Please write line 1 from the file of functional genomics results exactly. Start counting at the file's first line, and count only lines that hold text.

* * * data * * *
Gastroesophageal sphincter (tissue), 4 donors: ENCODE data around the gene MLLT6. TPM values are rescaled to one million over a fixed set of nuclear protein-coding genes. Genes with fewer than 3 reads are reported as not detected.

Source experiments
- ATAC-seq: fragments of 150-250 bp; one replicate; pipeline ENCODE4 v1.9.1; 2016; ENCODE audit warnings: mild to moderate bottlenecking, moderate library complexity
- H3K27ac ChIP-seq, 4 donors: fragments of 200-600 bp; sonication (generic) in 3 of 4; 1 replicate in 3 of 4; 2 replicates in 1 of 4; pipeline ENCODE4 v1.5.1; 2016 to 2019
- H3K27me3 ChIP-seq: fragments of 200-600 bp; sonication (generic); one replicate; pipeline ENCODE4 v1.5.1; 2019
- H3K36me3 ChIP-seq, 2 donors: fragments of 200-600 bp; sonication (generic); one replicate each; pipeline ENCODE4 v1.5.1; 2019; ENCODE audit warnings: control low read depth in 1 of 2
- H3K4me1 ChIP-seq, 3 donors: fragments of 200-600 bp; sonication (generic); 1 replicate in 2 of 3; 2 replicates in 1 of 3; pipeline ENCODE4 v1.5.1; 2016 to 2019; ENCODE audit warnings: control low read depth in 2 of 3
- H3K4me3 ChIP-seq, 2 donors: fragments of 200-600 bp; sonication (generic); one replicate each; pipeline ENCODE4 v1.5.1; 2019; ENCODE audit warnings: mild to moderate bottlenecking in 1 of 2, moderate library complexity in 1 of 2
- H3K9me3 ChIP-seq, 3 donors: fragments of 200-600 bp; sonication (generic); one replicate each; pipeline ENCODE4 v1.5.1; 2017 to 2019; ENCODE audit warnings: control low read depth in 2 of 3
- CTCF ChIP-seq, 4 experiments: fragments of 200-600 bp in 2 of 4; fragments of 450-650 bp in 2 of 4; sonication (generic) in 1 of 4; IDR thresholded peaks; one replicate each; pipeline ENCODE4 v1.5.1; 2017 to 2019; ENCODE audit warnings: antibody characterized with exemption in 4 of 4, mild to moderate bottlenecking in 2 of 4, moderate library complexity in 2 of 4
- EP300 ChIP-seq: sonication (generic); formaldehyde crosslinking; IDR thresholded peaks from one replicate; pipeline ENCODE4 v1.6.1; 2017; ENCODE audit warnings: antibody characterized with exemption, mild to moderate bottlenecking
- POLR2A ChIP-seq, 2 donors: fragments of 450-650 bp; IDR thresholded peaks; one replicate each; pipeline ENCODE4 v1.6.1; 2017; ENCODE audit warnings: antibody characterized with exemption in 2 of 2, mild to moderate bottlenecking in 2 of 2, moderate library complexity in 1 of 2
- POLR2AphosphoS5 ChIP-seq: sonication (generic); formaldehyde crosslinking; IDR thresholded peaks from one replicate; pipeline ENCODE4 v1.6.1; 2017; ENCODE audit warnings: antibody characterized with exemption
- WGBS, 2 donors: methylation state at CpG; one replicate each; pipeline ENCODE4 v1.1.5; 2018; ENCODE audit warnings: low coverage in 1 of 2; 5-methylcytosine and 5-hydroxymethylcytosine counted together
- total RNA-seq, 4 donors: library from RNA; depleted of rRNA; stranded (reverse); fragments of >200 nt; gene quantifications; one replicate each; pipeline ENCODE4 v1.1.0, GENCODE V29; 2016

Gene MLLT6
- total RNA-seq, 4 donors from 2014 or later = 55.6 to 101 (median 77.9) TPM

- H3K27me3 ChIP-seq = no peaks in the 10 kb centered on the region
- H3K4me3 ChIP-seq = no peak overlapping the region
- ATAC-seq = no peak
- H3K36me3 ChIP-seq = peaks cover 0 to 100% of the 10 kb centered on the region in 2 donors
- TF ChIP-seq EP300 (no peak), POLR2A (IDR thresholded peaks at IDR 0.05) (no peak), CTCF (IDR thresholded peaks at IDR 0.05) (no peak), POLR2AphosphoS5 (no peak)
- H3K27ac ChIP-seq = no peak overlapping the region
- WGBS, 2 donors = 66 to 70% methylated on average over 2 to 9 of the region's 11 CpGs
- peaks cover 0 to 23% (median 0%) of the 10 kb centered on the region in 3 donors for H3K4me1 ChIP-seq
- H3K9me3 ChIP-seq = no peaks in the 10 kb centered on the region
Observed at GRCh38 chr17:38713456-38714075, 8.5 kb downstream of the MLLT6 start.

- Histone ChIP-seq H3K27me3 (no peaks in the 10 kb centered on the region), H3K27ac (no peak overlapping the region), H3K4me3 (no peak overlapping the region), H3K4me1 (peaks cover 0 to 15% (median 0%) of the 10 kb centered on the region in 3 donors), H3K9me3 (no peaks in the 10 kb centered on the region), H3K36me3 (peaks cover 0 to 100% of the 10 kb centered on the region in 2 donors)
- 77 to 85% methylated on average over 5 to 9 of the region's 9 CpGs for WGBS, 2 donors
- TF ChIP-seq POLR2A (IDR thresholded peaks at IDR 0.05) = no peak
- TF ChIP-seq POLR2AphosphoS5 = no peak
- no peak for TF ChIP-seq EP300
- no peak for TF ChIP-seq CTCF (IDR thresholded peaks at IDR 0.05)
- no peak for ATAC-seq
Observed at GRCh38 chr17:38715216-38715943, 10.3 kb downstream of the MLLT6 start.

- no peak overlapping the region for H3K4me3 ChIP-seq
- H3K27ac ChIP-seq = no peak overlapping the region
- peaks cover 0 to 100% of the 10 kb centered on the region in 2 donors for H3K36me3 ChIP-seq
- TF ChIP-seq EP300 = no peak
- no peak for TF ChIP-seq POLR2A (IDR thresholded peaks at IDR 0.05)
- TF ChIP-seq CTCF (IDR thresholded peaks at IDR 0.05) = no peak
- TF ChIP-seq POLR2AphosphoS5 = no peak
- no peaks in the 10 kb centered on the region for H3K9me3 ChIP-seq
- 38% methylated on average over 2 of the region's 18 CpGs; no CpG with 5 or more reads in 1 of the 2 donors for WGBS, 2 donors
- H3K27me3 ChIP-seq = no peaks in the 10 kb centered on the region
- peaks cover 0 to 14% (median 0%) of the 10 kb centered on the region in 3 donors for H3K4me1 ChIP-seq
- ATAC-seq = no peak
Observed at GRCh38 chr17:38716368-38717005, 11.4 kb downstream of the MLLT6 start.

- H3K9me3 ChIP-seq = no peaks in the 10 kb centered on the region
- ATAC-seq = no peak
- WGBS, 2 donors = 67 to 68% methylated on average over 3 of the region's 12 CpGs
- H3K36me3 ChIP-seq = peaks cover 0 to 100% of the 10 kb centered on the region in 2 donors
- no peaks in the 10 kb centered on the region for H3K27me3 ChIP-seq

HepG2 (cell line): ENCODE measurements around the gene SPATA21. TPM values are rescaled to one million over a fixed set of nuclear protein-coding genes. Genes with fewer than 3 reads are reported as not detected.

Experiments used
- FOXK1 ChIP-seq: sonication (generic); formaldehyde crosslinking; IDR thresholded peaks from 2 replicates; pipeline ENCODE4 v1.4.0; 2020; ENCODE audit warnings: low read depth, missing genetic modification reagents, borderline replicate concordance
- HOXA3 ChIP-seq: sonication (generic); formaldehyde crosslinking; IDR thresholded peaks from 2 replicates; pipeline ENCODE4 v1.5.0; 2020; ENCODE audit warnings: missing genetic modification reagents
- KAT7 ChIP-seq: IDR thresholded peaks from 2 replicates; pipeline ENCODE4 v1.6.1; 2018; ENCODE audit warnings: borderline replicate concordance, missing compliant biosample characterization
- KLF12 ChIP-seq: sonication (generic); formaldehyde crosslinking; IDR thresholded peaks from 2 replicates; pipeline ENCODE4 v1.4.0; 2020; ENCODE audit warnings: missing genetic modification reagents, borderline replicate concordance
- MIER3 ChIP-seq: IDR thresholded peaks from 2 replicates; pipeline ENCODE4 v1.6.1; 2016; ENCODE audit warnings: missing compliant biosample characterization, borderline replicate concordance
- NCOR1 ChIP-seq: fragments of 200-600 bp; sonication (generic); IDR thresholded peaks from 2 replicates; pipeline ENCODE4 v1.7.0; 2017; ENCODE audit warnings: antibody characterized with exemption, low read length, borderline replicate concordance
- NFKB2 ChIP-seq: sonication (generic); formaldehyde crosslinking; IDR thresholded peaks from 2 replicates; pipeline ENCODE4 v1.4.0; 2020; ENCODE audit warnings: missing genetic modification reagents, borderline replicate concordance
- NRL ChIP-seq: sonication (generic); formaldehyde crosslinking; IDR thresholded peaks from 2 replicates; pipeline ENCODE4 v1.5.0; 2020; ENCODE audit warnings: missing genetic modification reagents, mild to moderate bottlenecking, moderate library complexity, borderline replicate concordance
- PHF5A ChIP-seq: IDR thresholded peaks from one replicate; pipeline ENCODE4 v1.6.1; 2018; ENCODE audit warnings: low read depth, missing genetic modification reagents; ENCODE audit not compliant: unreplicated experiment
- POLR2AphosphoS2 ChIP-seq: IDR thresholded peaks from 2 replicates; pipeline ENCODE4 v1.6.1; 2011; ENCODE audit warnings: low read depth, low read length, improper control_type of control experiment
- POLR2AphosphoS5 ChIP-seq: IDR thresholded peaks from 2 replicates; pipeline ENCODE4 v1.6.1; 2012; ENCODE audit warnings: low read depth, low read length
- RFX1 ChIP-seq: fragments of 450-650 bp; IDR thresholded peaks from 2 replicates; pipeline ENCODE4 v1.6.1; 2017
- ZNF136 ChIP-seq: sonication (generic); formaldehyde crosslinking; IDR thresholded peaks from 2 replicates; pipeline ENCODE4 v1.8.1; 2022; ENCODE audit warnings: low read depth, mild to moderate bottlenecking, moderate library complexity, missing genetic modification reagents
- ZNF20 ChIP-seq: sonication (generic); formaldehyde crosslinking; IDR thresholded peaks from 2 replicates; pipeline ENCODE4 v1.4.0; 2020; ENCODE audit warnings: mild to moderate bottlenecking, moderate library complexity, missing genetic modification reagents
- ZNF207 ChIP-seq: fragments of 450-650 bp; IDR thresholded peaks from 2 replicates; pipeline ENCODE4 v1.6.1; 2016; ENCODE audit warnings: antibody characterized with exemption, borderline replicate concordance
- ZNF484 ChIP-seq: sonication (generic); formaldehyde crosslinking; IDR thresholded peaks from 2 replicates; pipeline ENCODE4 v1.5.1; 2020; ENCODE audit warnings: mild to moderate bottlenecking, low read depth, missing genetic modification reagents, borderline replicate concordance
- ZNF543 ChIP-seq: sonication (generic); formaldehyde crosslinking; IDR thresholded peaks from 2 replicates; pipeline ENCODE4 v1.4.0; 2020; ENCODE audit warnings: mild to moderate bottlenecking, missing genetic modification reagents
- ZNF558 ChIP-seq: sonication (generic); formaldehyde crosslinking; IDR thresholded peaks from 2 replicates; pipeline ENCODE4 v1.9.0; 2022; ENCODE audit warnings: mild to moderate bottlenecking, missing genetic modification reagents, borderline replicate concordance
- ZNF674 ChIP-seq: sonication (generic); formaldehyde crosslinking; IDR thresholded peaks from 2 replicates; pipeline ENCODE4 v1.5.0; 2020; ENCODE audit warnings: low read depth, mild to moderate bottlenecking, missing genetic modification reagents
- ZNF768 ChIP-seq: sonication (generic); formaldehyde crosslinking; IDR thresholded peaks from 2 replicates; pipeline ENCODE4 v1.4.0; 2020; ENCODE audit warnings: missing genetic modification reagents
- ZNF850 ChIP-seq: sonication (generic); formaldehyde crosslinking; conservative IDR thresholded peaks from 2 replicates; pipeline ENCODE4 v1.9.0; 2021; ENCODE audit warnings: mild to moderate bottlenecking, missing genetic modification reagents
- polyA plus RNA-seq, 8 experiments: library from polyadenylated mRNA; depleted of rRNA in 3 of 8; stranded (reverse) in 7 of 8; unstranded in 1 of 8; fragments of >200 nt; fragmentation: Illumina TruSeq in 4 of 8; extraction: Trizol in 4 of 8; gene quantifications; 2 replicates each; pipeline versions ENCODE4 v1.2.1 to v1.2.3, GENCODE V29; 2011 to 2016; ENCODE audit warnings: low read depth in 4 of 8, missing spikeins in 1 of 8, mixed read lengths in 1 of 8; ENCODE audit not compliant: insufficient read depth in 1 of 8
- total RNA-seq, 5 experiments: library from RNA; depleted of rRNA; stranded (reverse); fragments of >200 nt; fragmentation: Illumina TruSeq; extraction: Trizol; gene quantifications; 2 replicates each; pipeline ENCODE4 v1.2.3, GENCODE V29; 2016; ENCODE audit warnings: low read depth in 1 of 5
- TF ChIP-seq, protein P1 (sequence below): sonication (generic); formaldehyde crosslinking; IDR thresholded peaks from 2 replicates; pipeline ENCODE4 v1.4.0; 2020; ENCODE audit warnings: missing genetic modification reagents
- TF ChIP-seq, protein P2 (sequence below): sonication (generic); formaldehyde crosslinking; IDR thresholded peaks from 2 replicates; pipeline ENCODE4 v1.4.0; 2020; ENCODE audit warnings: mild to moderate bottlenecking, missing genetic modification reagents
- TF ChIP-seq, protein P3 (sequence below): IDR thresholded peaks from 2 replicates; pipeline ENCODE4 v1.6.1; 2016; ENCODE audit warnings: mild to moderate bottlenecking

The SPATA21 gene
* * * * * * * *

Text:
Gastroesophageal sphincter (tissue), 4 donors: ENCODE data around the gene MLLT6. TPM values are rescaled to one million over a fixed set of nuclear protein-coding genes. Genes with fewer than 3 reads are reported as not detected.